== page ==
Ming Dynasty Bodhisattva Head

SKU BF.001

1368 AD to 1644 AD


19.75″ (50.2cm) high x 11.50″ (29.2cm) wide





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This striking polychrome head of a Bodhisattva dates to the M’ing Dynasty, one of China’s most socially significant periods. It depicts a well-carved face with closed eyes and a reflective expression, surmounted by hair piled up into a mound, and an astonishingly ornate crown made up of foliate scrollwork and an assortment of diadems. The face is very well rendered, with eyes that slant upwards towards the edges under high, arched brows that join the nose in a T-bar format. The cheeks are fleshy and rounded, with a pouchy arrangement that frames the base of the nose and the small pouted lips. The bindi (or kum kum, or baihao) mark on the forehead is rendered as a depression that was originally designed to hold an inlay, since lost. The ears are pendulous, long and pierced. The crown is exceptional. It is attached to a cone-shaped dome of hair, which is bound horizontally with ties. The crown elements are attached to a band that circles the head at its apex, supporting a large foliate scrollwork diadem that equals the height of the face, decorated with a small Buddha figure seated on a plinth, and a lotus flower deflected inferiorly. The central element is balanced by lateral sconces in the same general form.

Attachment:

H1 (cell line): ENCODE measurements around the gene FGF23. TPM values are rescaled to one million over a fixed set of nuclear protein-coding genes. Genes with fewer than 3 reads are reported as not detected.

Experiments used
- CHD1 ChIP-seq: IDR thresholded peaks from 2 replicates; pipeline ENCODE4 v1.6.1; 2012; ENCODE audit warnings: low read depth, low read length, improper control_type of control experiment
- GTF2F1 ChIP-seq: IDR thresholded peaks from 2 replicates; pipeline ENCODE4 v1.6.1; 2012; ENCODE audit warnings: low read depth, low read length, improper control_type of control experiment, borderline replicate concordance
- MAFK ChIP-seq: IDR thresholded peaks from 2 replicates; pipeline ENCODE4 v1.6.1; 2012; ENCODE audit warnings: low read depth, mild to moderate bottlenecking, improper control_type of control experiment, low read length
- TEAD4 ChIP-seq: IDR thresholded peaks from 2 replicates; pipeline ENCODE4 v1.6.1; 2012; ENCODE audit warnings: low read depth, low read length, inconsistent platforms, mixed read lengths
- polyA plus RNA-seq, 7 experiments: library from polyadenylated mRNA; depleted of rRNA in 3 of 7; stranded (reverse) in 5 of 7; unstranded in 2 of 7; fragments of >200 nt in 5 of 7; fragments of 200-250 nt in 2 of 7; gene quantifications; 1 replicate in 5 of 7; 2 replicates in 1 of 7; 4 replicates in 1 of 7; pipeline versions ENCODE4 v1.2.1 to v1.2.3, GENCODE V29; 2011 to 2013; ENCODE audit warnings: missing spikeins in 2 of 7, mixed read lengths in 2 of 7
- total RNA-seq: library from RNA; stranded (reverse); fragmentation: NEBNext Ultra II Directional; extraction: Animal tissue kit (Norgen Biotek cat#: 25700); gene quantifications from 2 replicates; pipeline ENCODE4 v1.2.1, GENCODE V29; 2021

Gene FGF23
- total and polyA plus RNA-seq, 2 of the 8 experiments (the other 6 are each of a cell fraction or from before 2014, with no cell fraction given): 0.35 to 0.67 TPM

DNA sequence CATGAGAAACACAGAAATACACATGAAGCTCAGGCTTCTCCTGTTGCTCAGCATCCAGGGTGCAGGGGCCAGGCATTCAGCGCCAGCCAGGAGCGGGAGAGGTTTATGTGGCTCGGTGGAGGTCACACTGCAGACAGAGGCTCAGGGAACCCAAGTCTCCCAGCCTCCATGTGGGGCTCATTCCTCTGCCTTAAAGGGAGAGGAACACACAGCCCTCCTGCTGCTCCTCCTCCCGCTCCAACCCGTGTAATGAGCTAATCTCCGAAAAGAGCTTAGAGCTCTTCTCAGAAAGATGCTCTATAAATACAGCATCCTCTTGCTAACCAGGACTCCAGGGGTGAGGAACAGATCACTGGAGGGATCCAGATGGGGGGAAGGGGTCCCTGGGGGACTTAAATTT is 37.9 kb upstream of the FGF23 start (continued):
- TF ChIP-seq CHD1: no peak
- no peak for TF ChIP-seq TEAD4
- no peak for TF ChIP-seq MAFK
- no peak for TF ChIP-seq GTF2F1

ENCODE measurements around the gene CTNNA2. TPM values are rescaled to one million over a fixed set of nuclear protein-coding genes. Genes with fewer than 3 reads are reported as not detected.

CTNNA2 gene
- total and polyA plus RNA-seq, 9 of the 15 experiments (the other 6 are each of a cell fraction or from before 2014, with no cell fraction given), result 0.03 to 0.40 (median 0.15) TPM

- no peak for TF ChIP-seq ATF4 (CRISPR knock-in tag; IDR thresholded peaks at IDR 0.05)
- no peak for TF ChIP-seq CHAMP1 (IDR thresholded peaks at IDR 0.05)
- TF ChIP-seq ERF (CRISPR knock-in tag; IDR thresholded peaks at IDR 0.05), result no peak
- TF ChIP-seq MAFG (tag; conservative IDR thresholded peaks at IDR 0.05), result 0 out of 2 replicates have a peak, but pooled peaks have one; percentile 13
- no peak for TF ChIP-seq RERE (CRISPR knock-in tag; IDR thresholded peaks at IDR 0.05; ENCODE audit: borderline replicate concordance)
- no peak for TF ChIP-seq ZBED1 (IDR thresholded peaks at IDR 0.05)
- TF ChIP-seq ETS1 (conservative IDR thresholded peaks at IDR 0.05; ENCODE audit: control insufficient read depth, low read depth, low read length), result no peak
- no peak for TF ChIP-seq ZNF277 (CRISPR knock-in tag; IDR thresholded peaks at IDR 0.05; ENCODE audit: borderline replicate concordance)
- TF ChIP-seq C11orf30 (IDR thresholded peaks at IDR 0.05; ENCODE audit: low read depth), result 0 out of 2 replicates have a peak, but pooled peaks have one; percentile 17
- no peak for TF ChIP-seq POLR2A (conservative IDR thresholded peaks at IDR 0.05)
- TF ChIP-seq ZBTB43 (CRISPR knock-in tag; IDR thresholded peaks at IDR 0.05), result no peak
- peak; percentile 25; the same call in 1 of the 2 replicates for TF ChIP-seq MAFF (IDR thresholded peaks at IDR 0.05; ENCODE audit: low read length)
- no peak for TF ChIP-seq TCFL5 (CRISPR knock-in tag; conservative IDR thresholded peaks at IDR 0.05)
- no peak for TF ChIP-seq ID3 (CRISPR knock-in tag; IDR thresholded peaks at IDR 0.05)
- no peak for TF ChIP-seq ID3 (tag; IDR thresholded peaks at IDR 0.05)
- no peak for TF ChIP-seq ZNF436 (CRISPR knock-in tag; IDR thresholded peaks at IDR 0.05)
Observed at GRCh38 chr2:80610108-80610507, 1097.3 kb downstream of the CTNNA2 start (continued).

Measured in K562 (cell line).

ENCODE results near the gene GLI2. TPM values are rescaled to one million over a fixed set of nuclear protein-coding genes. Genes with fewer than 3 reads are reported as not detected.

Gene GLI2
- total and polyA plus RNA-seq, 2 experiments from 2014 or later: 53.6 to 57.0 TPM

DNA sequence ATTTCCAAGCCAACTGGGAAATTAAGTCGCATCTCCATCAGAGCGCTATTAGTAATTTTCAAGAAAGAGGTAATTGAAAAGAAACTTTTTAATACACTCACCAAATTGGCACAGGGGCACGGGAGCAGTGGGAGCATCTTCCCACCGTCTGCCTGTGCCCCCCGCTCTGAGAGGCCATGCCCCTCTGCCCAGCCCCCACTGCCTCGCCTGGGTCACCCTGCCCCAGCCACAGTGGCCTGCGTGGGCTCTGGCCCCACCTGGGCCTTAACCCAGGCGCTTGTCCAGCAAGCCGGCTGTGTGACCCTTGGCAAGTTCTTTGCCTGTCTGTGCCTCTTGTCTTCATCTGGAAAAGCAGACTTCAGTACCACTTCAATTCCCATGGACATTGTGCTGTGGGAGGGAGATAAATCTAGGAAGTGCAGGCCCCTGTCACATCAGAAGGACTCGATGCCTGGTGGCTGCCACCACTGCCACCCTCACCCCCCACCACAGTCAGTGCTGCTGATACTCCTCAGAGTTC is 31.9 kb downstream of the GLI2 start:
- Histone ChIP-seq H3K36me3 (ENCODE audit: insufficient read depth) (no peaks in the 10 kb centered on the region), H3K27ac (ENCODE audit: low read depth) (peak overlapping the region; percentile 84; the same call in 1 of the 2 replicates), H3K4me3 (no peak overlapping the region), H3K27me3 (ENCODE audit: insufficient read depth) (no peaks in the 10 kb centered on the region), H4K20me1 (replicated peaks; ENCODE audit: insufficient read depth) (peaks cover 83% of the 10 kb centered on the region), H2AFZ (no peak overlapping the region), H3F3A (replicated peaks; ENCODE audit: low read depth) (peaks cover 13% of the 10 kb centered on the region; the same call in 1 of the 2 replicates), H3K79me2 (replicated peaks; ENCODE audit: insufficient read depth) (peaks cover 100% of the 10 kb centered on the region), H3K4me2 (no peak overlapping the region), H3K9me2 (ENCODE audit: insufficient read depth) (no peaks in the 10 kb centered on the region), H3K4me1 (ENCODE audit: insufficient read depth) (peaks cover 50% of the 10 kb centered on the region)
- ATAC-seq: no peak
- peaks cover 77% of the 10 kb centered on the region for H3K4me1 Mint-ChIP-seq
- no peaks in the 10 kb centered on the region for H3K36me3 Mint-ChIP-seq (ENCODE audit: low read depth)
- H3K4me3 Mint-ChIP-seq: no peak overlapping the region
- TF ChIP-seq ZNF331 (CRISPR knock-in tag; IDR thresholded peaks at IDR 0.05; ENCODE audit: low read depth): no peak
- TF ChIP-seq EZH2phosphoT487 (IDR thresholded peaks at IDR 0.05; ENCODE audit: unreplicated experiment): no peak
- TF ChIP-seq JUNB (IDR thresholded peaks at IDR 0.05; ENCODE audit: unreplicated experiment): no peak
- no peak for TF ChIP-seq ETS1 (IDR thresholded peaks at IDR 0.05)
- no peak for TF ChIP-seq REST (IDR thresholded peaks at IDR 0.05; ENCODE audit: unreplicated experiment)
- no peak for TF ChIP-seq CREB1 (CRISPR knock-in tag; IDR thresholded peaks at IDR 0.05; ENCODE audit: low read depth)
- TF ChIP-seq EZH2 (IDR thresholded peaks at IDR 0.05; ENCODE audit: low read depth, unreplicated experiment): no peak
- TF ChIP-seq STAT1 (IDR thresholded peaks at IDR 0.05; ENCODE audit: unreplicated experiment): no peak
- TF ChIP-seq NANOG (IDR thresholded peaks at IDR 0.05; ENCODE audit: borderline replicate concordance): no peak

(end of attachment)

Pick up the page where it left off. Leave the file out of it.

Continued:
The current piece represents a Bodhisattva – an enlightened being who chooses not to enter Nirvana, preferring to help others attain the necessary enlightenment to do so. Indeed, she is known to the West as the Goddess of Compassion. They are usually very ornate, and in this sense all the Bodhisattvas differ from representations of Buddhas, who eschew such worldly displays in favour of ascetic simplicity. Large sculptures such as the one of which this is a part were usually displayed in centralised temples, or in the homes of wealthy and presumably pious members of the M’ing social elites.

Established in 1368, the M’ing dynasty was founded by Hong Wu, one of only three peasants ever to rise to imperial pre-eminence. His attitudes towards rule reflected his own past, with considerable emphasis on agricultural production, an aversion to trade, a massive expansion of military power and spending a fortune on defences (notably the Great Wall). This philosophy, while partly reflexive, was based loosely upon Confucianism, with which China had had a love-hate relationship for much of the preceding millennium. Despite his prejudices, the inevitable effect of Hong Wu’s policies was stability, and with it the rise and rise of the middle classes. While in many respects a martially vigorous and ascetic time, the enormous wealth generated by agricultural surpluses led to an unexpected flowering of arts under the patronage of what was essentially the nouveau riche, who liked to surround themselves with artworks including lacquer work, paintings, prestige ceramics and sculptures both for this life and for the hereafter (mingqi). It is into the former category that the current piece falls.

This is a beautiful and ornate piece of M’ing Dynasty art.

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